Skyworks builds wireless chips that, today, primarily go into smartphones. Smartphones should continue to play an important part in Skyworks' future, especially as the transition to 5G wireless drives up the value of the chips that Skyworks sells to its smartphone customers, but the company is also looking to diversify into automotive and other Internet of Things (IoT) markets, too.
Meanwhile, Cypress makes most of its revenue from sales of chips into the Internet of Things (IoT) as well as the automotive market and is counting on those segments to deliver long-term growth for its shareholders as its so-called legacy businesses continue to decline.
So which of these two stocks is the better bet? It depends on what you're interested in.
Comparing the investment theses
Skyworks is an attractive company because it benefits from two key megatrends. The first is that wireless technology continues to become more complex over time, which leads to an increase in the amount of dollar content per device that Skyworks enjoys. As the company highlighted in a recent investor presentation, the transitions from various cellular standards have historically yielded large increases in such dollar content.
Indeed, according to the company, a typical 3G smartphone had about $8 of Skyworks content, a figure that grew to $18 for a 4G smartphone. The company claims that number is set to rise again to $25 for a typical 5G smartphone. What this means is that even in a world in which smartphone unit volumes stay roughly flat or even decline, Skyworks can still post revenue (and, most likely, profit) increases.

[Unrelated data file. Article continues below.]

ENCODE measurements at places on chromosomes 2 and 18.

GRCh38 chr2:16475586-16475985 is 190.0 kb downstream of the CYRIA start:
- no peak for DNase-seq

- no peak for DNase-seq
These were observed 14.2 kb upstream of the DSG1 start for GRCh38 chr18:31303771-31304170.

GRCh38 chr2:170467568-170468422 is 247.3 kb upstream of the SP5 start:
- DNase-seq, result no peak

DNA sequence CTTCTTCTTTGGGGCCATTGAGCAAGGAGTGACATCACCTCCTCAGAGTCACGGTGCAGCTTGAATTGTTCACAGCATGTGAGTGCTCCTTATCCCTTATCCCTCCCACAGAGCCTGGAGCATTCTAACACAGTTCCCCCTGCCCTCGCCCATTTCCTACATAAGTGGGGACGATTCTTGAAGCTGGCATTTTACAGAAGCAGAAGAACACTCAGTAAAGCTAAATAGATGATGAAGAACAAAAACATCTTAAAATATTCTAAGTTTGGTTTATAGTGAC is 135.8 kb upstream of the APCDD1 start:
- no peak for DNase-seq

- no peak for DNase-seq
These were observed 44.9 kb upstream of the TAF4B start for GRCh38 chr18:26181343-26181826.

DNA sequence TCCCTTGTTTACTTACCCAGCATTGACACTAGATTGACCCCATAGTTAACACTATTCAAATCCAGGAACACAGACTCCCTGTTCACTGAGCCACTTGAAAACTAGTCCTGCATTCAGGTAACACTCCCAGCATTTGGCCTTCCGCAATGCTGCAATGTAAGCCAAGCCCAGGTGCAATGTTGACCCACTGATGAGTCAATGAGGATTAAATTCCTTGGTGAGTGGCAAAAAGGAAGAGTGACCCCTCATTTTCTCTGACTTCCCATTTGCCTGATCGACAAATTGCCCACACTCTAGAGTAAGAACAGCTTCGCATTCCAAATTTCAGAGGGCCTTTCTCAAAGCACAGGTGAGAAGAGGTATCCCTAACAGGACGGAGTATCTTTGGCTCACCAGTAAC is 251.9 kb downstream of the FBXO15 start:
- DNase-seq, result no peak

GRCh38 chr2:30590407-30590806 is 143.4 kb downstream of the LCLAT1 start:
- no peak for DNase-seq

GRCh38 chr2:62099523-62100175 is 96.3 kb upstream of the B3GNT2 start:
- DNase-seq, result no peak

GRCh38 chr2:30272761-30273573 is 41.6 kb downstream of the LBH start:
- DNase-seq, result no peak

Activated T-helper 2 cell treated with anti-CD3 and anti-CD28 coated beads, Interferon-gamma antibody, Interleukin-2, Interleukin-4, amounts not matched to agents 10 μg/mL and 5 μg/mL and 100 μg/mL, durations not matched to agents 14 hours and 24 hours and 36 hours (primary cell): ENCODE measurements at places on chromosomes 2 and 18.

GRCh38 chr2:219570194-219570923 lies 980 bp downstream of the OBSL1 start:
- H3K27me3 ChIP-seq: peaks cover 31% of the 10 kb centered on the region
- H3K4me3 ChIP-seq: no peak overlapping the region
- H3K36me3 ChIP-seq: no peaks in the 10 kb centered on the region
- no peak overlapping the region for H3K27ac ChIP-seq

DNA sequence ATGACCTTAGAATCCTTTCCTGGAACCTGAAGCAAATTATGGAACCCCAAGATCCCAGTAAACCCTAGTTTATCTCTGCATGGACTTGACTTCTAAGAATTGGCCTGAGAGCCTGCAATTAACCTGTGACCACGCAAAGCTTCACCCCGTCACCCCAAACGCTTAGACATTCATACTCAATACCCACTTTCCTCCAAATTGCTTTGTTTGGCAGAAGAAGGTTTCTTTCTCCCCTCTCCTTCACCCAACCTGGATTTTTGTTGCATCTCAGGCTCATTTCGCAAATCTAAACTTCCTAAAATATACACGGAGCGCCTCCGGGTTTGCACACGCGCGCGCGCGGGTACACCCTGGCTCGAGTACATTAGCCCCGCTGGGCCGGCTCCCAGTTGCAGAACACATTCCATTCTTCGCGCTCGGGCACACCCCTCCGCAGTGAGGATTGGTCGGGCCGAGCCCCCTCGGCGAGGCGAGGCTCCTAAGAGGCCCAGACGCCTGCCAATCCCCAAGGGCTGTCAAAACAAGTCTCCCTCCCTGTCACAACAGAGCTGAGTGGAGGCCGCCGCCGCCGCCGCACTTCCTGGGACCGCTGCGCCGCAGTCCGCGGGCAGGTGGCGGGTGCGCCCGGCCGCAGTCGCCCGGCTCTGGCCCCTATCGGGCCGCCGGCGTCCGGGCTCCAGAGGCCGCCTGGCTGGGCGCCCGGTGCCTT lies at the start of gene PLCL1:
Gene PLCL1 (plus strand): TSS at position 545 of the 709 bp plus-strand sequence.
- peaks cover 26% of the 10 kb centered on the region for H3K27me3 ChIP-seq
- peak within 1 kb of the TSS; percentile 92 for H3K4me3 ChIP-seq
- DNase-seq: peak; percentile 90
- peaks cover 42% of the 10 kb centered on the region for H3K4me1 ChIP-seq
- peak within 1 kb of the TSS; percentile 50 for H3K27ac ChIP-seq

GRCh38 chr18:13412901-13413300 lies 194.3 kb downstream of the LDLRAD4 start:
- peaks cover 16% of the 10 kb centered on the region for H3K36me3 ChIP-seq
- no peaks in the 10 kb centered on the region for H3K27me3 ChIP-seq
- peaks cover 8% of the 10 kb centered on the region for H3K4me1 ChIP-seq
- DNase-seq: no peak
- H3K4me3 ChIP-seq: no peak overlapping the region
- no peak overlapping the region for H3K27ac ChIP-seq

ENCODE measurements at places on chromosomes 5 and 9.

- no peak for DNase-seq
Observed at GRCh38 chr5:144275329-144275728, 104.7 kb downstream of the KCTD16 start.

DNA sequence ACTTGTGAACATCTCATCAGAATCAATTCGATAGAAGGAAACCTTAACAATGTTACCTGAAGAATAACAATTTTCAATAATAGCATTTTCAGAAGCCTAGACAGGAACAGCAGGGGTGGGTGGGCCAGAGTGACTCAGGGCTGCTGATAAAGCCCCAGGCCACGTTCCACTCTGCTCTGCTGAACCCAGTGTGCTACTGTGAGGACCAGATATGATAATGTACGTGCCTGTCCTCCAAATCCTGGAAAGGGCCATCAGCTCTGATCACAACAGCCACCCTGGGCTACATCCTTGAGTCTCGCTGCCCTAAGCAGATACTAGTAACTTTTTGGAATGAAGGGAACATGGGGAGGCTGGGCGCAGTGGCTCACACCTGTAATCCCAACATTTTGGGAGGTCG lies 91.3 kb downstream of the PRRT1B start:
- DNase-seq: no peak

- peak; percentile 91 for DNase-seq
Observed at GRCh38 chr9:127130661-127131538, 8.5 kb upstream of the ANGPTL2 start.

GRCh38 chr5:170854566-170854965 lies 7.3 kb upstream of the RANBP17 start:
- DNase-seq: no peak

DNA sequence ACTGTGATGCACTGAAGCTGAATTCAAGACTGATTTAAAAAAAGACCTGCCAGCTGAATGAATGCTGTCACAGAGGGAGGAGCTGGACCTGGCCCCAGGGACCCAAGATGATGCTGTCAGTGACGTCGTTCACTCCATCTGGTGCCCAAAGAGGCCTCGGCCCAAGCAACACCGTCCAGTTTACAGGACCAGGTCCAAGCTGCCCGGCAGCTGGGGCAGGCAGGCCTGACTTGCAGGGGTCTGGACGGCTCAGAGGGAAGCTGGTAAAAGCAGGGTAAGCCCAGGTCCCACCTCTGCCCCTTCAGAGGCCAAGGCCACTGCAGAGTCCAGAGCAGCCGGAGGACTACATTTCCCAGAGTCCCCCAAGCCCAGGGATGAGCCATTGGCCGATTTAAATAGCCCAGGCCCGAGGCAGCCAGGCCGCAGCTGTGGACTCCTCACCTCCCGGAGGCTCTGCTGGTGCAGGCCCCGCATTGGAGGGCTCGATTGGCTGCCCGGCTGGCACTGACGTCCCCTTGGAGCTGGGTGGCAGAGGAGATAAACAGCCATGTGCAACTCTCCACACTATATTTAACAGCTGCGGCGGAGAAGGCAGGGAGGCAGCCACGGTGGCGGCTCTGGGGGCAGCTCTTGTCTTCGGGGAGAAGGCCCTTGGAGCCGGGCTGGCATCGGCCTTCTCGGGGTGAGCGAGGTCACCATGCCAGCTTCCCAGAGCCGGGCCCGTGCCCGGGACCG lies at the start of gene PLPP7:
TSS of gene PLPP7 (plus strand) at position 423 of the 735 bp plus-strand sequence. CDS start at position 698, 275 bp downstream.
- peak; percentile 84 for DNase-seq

The second part of the Skyworks investment thesis is that more things are going to require wireless connectivity, which broadens the total addressable market (TAM) for its chips. Skyworks has cited applications such as connected cars, smart cities, and industrial IoT as potential opportunities for its products.
What's interesting is that Cypress' investment thesis isn't so different. Cypress does sell wireless chips -- it sells Wi-Fi/Bluetooth combination chips for automotive and IoT applications -- but also core to its business are microcontrollers, wired connectivity chips (e.g., USB-C), and a specialized kind of memory known as NOR flash that the company claims is critical to advanced driver-assistance systems (ADAS).
The similarities don't end there, either. A key part of the growth story that Cypress highlighted at its analyst day is an increase in the dollar content in the various devices that it powers. For example, the company claims that in the future, a typical vehicle will go from having about $11 worth of wireless chip content to $33.
Skyworks and Cypress do differ in some important ways. For example, Skyworks expects its core smartphone chip business to grow -- automotive and IoT are simply incremental opportunities. For Cypress, automotive and IoT are its core business, and the company expects these segments to grow at 8% to 12% and 12% to 14% compound annual growth rates, respectively.
So Cypress is more of a "pure play" automotive and IoT chip company, while Skyworks is a smartphone chip company that's actively pursuing new markets.
Moreover, while Skyworks' business is highly dependent on a single customer -- Apple made up 47% of its revenue during its most recent fiscal year -- Cypress' customer base is significantly more diverse. In fact, according to its most recent 10-K filing, 18% and 14% of its revenue came from two distributors, but those distributors presumably sold that product through to a relatively broad range of customers and applications.
Another difference is in valuation. Cypress trades at a little over 14 times the earnings per share (EPS) that analysts expect the company to generate in fiscal 2019 and about 12.6 times their fiscal 2020 estimates. Skyworks is slightly cheaper at just under 12.7 times expected fiscal 2019 EPS and a little over 11.3 times expected fiscal 2020 EPS.
If you're interested in investing in a more pure-play IoT and automotive chip company, Cypress Semiconductor might be the better bet. However, if you're interested in owning a company with high exposure to the mature smartphone market (albeit with a compelling per-device content growth story) that is also bringing its core technology to the automotive and IoT markets, then Skyworks might be more up your alley.